Take a hard look at the way things are, rather than how they should have been.

I recently returned from an almost two-week camping vacation with my family. We decided to go to eastern Oregon this year, because we usually go to the Coast and freeze.

We had visions of floating in cool rivers and lakes under a hot blue summer sky, hiking through lovely Wallowa Mountain meadows, and watching the fireworks over a mountain lake.

Well, it didn't turn out that way. We seemed to attract an unusual cold snap, and by the time we hit the Wallowas it was 38 degrees at night and raining. We couldn't even see the mountains, and to top it off, I had some sort of flu bug and was running a fever. Instead of hiking in flowery meadows, we were wandering through a tiny mountain town trying to find something to do inside.

At last we discovered a library. It was tiny, housed in the back half of an old storefront. But, they had five books of the Anamorph series that my son hadn't read yet, free internet access to find a hotel to escape to, family movies we hadn't watched yet, and best of all, issued temporary library cards. We squeezed into our tiny pop-up trailer and watched a movie on our 6-inch screen portable DVD player, then went to bed early with new books to read. We were very, very happy, and that little library is now a treasured vacation memory.

On the way home my frequently introspective son commented that on this trip he learned to be happy with what is, rather than think about how things could or should have been.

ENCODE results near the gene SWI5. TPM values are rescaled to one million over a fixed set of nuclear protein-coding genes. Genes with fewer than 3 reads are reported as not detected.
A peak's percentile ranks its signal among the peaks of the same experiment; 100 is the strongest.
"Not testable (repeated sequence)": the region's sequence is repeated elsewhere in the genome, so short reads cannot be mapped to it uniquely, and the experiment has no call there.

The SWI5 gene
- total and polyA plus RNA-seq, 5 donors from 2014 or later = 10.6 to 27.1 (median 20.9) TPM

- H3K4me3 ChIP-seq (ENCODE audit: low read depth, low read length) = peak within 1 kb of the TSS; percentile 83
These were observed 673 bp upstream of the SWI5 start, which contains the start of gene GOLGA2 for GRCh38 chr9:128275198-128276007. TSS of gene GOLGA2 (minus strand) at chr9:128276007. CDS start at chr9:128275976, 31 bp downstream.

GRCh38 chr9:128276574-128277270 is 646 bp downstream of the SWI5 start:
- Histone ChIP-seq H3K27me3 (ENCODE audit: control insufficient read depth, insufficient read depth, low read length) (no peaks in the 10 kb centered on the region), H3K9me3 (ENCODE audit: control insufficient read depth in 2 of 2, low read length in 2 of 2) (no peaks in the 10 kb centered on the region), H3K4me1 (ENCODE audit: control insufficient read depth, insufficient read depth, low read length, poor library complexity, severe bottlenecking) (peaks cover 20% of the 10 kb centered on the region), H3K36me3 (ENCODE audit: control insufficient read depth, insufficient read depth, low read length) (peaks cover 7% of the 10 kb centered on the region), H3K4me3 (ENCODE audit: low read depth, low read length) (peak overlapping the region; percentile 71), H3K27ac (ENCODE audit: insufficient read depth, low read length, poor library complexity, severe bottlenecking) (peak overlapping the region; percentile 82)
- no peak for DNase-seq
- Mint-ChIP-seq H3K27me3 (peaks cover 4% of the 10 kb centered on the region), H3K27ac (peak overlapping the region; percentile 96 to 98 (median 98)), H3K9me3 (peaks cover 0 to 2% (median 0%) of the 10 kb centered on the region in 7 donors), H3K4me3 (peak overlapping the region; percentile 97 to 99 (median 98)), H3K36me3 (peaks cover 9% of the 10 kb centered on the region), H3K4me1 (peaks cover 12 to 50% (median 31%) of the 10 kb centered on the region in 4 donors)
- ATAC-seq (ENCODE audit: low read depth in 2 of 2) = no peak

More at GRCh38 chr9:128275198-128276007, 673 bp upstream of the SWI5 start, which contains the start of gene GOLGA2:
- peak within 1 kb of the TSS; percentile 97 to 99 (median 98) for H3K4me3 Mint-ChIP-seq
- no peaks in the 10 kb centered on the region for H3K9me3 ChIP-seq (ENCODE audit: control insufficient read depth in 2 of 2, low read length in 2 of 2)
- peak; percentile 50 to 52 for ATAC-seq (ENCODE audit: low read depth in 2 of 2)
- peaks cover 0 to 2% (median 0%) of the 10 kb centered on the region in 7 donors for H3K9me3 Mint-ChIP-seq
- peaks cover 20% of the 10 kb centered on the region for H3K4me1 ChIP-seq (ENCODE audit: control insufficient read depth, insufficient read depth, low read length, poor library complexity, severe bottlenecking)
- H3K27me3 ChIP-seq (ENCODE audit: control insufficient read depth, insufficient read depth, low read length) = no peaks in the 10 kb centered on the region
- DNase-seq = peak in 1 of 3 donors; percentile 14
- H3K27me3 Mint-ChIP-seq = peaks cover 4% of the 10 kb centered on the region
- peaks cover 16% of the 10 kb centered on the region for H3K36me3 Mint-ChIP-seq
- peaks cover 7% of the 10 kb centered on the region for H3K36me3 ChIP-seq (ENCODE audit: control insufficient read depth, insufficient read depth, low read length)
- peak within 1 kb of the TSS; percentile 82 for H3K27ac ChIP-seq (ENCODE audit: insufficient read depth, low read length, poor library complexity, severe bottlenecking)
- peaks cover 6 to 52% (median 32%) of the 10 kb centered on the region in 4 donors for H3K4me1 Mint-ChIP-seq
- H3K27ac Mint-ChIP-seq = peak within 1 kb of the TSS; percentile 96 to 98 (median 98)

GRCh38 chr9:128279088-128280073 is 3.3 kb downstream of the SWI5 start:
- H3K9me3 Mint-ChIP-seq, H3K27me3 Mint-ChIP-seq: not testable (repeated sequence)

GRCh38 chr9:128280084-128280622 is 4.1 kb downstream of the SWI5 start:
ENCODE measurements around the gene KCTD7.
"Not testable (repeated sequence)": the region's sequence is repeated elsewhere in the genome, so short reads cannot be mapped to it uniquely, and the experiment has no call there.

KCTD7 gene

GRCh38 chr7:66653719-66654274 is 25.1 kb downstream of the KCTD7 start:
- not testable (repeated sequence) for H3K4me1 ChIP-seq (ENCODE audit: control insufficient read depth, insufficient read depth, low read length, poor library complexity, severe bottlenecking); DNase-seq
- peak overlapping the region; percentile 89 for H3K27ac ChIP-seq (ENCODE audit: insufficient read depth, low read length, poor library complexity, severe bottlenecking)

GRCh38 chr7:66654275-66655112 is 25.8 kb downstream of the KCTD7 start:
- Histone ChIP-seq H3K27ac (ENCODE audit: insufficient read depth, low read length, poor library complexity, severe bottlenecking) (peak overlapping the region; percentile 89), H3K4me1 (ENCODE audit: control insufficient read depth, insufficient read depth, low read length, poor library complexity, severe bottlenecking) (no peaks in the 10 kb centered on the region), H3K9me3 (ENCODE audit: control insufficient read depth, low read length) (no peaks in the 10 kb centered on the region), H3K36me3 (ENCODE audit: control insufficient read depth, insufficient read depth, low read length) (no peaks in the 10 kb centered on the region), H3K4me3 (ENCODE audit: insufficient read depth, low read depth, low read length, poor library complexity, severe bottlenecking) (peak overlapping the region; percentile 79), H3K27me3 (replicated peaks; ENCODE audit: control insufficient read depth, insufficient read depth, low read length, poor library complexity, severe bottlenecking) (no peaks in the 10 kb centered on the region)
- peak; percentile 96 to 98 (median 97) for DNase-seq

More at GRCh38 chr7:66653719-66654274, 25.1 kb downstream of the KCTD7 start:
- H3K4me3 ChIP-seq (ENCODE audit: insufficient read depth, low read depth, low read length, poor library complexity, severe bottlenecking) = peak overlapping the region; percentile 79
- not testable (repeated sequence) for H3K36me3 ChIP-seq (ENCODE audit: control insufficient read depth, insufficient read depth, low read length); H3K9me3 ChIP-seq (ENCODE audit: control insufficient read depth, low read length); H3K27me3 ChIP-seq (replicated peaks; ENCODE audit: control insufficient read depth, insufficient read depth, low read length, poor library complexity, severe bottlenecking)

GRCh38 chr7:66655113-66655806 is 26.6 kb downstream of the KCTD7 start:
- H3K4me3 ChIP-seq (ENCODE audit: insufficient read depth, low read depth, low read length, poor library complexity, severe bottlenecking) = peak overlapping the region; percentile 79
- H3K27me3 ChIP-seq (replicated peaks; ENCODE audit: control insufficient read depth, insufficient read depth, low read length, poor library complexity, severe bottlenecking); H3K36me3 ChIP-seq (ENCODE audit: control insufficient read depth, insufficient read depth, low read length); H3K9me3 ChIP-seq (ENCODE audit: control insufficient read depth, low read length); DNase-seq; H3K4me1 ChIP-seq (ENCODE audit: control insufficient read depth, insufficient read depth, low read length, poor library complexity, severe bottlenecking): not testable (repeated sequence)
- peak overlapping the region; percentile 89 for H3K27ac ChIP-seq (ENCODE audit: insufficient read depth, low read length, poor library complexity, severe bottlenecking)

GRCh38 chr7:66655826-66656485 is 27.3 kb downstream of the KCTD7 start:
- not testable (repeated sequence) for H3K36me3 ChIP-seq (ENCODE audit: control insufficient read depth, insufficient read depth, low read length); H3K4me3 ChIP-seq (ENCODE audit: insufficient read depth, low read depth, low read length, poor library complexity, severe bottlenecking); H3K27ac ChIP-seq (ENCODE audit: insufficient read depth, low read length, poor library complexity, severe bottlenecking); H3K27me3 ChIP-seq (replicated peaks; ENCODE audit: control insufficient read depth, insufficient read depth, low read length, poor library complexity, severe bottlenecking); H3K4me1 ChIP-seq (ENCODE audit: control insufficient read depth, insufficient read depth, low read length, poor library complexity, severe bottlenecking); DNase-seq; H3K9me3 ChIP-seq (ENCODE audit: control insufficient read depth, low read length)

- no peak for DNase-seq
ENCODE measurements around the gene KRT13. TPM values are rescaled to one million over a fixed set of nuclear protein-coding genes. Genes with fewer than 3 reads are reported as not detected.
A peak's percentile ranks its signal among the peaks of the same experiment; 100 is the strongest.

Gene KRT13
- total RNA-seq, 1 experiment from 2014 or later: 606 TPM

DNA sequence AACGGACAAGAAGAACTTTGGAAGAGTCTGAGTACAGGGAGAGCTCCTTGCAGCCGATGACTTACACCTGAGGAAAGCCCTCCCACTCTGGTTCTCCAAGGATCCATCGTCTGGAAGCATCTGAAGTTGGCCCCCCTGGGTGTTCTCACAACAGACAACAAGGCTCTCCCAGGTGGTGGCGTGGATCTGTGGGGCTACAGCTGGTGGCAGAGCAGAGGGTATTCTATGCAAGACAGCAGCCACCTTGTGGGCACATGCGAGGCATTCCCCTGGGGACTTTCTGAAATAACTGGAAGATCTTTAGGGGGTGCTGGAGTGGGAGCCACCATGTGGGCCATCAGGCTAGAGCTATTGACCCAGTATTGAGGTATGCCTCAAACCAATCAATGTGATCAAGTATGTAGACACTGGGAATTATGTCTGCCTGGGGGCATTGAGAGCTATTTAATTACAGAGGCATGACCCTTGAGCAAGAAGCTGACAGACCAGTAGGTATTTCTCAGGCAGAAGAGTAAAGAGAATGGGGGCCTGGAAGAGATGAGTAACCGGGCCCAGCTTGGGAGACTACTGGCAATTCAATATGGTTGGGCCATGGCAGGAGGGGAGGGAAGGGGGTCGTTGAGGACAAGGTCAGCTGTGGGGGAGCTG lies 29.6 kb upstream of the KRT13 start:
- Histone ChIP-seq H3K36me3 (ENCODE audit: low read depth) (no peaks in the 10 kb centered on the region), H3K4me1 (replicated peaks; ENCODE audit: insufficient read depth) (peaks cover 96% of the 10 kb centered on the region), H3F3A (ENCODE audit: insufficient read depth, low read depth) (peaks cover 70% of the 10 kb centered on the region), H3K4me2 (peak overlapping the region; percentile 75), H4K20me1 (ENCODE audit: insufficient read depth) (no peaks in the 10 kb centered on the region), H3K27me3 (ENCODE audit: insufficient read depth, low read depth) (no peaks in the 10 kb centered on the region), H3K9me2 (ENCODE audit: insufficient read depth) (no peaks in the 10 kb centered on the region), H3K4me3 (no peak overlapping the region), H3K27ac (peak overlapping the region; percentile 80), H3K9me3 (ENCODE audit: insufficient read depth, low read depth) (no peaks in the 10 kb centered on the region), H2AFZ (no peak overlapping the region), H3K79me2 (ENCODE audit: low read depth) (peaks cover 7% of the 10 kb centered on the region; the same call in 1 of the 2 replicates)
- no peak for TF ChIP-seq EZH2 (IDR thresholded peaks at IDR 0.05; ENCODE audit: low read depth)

That lesson most certainly applies to pretty much every day at work. It is rare that a project or even a workday goes the way you expected. Funds are suddenly cut, co-workers move away, deadlines and priorities shift, and you suddenly have a situation similar to the experience of wandering around in a small mountain town in the rain.

Take a hard look at the way things are, rather than how they should have been, and look for the little library. Perhaps you end up working with someone new that you enjoy, perhaps you accomplish a task using skills you didn't know you had, perhaps you close the door on one project, but it ends up opening the door to another. Perhaps you find that you enjoy something that didn't seem like it could possibly be enjoyable; like watching a movie with three other people on a six inch screen.

Karen Bolda, M.A., is a meeting facilitator and professional development trainer. She's lived in Ashland for 13 years where she operates her own consulting business. Visit her Web site at www.karenbolda.com or contact her at karen@karenbolda.com.